Daniel (Houston): No. If he caught it he should recognized for it. By dropping the chase, he will only raise questions about whether or not it was a record fish.

Charlotte, N.C.: Why would anyone with a new record fish let the record go by the wayside? I think there is more to the story, like it's stuffed or a planted fish grown at home to get the record. That's like winning the lotto and saying, "Nah, I won't take the money; I'll win it again another time. Hmmm, or am I the only one thinking this?

Mike (Memphis, Tenn.): Official or not, that is one Big bass! Very noble to let it go; I'm not sure what I would have done.

Ryan (Baton Rouge, La.): Yes, I think he did the right thing. If in fact he does not care about the money, and fame that would come from having caught the new world-record bass, as he has stated, then he did the right thing.

Dustin (Northrip, Texas): No matter how it was caught, it was caught, and it is still the biggest bass any set of eyes has ever seen.

Burnett Blackmon: He caught the fish fair and square. As far as I'm concerned, he is the new record holder. From what I've read and seen, he and his friends are good and honest men and should be commended for being sensitive enough about the issue that they would release the fish and start over. But … he caught it, and it's a record in my mind. Congratulations are definately in order.

Bryan (Mechanicsville, Va.): The record is his; look at that monster. That bass could eat the biggest bass I have caught in one bite! The record is yours, Mac; take the credit you are due.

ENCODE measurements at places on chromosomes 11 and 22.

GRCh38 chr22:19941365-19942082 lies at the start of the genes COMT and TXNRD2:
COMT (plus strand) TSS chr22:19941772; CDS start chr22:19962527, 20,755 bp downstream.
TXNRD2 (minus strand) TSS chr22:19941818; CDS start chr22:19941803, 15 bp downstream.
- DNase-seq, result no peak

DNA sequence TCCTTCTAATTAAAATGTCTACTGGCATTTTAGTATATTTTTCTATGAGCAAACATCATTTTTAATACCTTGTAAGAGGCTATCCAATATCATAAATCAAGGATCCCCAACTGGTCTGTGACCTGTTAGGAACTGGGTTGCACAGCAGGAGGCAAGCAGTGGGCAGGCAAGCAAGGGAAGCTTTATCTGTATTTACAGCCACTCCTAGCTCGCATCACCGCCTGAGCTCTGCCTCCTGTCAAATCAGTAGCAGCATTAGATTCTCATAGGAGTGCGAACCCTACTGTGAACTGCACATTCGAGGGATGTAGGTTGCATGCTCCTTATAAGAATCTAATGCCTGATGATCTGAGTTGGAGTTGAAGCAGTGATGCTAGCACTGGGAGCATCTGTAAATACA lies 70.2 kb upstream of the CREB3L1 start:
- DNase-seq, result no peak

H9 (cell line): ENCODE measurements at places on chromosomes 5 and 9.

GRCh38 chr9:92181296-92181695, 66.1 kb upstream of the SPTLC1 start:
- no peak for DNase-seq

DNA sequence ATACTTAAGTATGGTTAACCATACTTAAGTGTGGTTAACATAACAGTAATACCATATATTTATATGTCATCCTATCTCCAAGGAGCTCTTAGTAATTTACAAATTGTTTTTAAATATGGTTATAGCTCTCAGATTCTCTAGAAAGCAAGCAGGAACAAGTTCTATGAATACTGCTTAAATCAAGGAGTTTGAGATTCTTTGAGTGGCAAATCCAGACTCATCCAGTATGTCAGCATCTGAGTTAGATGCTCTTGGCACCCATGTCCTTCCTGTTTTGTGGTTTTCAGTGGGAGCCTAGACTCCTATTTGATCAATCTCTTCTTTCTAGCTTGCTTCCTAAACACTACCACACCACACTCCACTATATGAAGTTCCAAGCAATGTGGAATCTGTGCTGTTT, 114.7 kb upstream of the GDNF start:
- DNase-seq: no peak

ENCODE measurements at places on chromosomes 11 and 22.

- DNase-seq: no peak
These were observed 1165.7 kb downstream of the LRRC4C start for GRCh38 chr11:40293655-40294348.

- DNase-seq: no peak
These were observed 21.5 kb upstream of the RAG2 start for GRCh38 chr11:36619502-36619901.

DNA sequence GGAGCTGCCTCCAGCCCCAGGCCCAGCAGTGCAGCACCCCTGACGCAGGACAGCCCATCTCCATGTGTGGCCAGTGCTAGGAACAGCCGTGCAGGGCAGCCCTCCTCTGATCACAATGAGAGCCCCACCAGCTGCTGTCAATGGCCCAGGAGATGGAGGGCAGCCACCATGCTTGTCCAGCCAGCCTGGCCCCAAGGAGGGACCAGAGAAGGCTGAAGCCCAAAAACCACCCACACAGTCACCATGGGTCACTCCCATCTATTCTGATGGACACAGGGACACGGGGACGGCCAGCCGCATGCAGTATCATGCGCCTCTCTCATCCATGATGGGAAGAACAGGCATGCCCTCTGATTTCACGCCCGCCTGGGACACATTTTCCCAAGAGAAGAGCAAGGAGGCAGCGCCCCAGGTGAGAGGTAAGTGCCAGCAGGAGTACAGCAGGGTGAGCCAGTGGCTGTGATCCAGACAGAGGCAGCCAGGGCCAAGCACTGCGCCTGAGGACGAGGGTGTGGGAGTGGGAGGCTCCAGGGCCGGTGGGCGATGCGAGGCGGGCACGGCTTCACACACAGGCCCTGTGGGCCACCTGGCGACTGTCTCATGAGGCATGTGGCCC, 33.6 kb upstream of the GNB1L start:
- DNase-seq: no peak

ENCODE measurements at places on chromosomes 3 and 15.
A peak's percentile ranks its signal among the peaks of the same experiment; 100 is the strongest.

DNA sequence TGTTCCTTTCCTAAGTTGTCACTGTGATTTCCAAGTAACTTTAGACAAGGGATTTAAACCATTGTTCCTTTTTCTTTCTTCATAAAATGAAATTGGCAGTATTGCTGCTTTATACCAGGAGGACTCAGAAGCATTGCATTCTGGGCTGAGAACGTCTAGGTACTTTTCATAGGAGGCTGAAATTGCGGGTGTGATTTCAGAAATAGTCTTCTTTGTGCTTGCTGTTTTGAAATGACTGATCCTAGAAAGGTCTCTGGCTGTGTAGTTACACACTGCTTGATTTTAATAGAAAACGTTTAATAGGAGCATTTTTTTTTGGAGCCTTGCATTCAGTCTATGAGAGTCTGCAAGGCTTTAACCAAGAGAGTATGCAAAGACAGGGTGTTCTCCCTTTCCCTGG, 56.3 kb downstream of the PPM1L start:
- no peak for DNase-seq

Shaun Turasky (Annville, Pa.): I believe he did the right thing because he knew it would not have counted, as it was not weighed properly and there was no need to keep it because of that. What he did by releasing the bass was a good message about conservation. How many people can say they caught and released a 20-plus-pound bass!

Orange, Texas: No, he should let it stand. He caught the fish, he weighed it, took pictures and, by god, that's a catch. He could have eaten it if he wanted to. He is the world-record holder in my eyes. Everyone will remember this fish no matter what. I hope he catches it again, and it weighs 35 lbs. Then all the people can chase that record for the rest of their life, ha!!!! Thomas K.

Jim (Cedar Rapids, Iowa): Mac isn't worried about it, so why should anyone else? He's the one it impacts most, positively or negatively. This group of fishermen seems like down-to-earth guys and I have no problem with them breaking the record on their terms.

John (Niles, Mich.): I believe that everyone should have given the man a break. The man caught a bass that weighed 25 pounds! How many times are we ever going to see a fish like that again? The biggest part that I respect about this story is that he obeyed the rules and let the monster bass go. From seeing how others talk on here, if they would have caught her she'd be headed for a wall right now or to be captive in a tank. It takes a lot of class to put that bass back and let her live on for the future of the sport to benefit by letting her breed and leaving her to be caught again. I respect what Mac did 100% and I thank him for doing it. In my mind this is the new world record.

Mr Dave: No way! He netted that fish and got it in his hands long enough for a picture. Some people just hate to admit that someone did something amazing!

Darrell Swain (Rochester, Mich.): Folks, we have a new world record, even though it my not be in the books; everybody now knows what the new record is.

Matt (Phoenix): It's refreshing to see real sportsmen in the news. Maybe Bonds/Mac/Sosa will come forward and say that they are dropping their numbers from the record books.

Matt: NO!..He should have let an official make that decision! IT'S A MILLION-DOLLAR FISH!

Jon Michael Bosley (Corvallis, Ore.): Absolutely not! If he did, in fact, break the record and there is proof of that, then let the opposition prove him wrong.